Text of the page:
wound suppuration, that was noted in 3/11 patients=27.3%, and thus mandated a longer hospital stay. An antibiotic therapy was continued for an average of 7days more than those without this morbidity. We did not record any deaths.
In the adults, conservative treatment was continued until the clinical state of these patients improved. That was when the white blood cells count, body temperature normalized, and the appendiceal mass was less tender and with a clear reduction in size. This was usually confirmed clinically and with the help of the ultrasongraphic investigation. Until normal diet was well tolerated and pain in the right iliac fossa abated, these patients remained in the hospital. The range of (7-30days) was noted with an average stay of 13 days.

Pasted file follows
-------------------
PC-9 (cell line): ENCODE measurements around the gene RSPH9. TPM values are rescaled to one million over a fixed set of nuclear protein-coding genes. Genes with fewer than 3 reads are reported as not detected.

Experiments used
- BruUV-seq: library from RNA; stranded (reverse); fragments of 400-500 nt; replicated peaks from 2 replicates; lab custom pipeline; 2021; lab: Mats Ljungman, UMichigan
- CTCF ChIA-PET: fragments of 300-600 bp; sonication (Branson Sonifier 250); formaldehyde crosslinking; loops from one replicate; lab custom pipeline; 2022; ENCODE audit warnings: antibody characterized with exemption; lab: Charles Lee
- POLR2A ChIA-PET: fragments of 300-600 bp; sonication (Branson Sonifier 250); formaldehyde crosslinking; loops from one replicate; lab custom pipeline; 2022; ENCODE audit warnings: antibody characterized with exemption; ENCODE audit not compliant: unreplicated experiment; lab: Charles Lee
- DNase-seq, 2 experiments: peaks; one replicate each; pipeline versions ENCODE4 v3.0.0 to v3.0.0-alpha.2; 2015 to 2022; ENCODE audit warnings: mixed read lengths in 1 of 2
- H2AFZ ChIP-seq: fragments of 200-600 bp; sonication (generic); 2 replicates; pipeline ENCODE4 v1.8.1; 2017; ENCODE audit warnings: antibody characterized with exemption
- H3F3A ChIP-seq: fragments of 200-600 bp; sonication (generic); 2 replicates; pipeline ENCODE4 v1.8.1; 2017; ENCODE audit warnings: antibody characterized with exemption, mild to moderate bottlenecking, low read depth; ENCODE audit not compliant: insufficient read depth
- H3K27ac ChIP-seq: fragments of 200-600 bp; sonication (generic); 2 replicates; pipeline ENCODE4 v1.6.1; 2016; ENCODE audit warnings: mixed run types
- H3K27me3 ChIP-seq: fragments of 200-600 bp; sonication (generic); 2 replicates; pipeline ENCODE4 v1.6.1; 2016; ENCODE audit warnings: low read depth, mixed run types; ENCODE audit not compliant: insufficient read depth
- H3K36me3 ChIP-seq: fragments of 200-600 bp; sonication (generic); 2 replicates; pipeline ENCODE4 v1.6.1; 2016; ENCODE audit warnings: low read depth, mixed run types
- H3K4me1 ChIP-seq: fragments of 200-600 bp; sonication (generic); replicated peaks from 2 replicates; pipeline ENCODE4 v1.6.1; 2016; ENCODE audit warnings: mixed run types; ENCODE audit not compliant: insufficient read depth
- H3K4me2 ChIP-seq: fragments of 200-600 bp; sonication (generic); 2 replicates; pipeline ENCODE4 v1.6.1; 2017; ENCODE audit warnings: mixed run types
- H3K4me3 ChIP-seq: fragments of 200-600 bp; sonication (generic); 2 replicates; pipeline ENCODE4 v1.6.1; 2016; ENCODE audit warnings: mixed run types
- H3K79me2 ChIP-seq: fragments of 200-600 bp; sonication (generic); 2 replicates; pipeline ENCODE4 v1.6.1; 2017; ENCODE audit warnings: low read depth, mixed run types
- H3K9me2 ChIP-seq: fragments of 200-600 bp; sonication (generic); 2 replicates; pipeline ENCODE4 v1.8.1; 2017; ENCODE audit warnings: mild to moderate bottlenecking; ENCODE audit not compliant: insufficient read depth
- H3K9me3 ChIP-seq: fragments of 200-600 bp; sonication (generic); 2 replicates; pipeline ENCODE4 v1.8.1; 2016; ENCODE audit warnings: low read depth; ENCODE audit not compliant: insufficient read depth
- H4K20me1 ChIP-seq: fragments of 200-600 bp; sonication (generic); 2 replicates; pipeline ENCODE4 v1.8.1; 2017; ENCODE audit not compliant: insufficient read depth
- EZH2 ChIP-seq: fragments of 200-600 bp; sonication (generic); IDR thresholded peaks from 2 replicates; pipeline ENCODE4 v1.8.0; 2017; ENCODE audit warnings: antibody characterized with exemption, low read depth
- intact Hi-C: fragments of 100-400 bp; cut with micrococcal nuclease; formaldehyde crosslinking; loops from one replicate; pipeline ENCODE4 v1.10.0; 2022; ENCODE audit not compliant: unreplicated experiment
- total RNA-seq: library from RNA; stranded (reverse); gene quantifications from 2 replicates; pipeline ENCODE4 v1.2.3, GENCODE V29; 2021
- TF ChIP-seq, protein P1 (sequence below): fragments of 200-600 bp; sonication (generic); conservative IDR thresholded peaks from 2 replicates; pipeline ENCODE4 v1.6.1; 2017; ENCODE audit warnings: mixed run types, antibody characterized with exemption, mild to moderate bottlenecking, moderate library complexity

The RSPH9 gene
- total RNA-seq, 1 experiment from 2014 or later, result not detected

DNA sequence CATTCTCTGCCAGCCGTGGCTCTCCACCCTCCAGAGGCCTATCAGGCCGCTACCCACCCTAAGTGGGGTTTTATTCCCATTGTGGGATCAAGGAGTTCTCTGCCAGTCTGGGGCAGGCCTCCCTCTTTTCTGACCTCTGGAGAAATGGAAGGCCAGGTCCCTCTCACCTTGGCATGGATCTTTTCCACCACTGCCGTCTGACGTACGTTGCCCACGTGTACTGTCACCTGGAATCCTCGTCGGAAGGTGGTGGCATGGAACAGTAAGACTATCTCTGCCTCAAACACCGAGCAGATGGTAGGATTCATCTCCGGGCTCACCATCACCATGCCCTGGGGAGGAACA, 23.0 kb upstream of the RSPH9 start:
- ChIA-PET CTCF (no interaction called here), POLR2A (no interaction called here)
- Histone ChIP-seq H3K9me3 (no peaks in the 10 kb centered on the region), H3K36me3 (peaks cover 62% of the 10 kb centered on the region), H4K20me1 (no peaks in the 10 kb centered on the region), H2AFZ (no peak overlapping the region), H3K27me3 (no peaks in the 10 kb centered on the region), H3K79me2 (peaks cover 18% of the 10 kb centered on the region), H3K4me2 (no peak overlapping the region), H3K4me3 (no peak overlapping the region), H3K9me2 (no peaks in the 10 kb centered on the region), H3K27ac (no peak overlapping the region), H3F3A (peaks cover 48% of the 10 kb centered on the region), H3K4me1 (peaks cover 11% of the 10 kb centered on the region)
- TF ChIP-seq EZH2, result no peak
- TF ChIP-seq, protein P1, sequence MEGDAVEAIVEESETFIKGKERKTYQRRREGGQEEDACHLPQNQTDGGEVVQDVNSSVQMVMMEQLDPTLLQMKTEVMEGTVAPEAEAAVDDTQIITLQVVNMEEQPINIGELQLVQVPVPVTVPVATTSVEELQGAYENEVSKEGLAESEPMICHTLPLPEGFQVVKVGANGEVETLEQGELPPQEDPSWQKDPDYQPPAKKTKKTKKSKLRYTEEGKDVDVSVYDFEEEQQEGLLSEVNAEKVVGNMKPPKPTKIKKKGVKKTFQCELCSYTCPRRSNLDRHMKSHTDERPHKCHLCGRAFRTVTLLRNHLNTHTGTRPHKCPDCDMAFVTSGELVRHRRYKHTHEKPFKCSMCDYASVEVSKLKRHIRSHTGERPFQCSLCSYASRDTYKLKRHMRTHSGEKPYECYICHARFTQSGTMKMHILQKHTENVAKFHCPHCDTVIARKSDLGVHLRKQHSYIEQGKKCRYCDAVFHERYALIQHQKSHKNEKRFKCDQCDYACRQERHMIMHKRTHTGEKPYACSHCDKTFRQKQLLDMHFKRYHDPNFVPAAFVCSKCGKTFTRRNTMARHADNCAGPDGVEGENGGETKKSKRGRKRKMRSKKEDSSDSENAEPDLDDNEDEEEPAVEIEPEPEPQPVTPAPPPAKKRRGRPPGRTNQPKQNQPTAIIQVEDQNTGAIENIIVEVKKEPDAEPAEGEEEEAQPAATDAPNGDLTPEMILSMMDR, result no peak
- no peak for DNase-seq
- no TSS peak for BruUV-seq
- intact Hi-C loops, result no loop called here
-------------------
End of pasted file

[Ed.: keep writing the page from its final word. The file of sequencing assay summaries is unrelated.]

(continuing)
Elective interval appendectomy was planned for in-patients at an interval of 6-12 weeks post-primary admission and this of course was in patients within the age range of 16-79 years. The mean age was 39±5 years. The number of males to females was 17 to 7. n=24. One patient did not report for the elective operation. That was a female patient aged 79. Two (8.3%) male patients aged 28 and 34 had to be operated during the third and fifth weeks respectively because of episode recurrent appendicitis. They recovered without any serious mobidities, apart from a urinary tract infection in one of the patients. N=1(4.2%)
The operations were carried out after a one short intravenous antibiotic coverage. We traditionally use Amoxicilin/Clavulanate potassium 1,2g. iv(after excluding allergy to these drugs), 30 minutes before the operation.
The average operation time was 30 minutes. The mean hospital stay was 4±1 days.